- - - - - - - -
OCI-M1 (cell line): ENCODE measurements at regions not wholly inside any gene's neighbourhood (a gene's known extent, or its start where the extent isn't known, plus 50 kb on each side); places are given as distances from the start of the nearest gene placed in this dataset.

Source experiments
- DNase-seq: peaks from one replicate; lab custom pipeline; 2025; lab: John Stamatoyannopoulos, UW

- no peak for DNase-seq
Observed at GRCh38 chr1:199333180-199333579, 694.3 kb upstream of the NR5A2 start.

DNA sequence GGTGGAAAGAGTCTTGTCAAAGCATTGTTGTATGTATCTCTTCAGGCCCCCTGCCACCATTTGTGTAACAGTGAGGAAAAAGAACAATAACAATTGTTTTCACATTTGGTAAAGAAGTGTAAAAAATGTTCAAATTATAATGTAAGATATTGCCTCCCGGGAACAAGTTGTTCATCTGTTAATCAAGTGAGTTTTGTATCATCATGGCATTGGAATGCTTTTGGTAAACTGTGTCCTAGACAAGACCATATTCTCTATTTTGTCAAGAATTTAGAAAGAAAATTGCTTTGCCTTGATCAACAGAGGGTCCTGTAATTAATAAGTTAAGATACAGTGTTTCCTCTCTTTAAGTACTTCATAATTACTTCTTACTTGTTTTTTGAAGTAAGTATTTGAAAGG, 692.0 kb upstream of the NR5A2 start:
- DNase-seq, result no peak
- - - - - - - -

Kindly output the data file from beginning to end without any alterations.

OCI-M1 (cell line): ENCODE measurements at regions not wholly inside any gene's neighbourhood (a gene's known extent, or its start where the extent isn't known, plus 50 kb on each side); places are given as distances from the start of the nearest gene placed in this dataset.

Source experiments
- DNase-seq: peaks from one replicate; lab custom pipeline; 2025; lab: John Stamatoyannopoulos, UW

- no peak for DNase-seq
Observed at GRCh38 chr1:199333180-199333579, 694.3 kb upstream of the NR5A2 start.

DNA sequence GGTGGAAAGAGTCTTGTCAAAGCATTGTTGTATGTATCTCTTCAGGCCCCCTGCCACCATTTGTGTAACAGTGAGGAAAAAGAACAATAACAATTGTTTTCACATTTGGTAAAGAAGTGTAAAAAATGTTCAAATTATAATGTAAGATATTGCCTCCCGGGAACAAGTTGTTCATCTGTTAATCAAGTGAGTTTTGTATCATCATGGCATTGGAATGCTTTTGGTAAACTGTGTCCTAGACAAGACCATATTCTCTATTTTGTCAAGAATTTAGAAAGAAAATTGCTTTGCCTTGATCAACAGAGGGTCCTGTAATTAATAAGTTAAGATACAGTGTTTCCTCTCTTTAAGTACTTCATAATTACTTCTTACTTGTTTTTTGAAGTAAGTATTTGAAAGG, 692.0 kb upstream of the NR5A2 start:
- DNase-seq, result no peak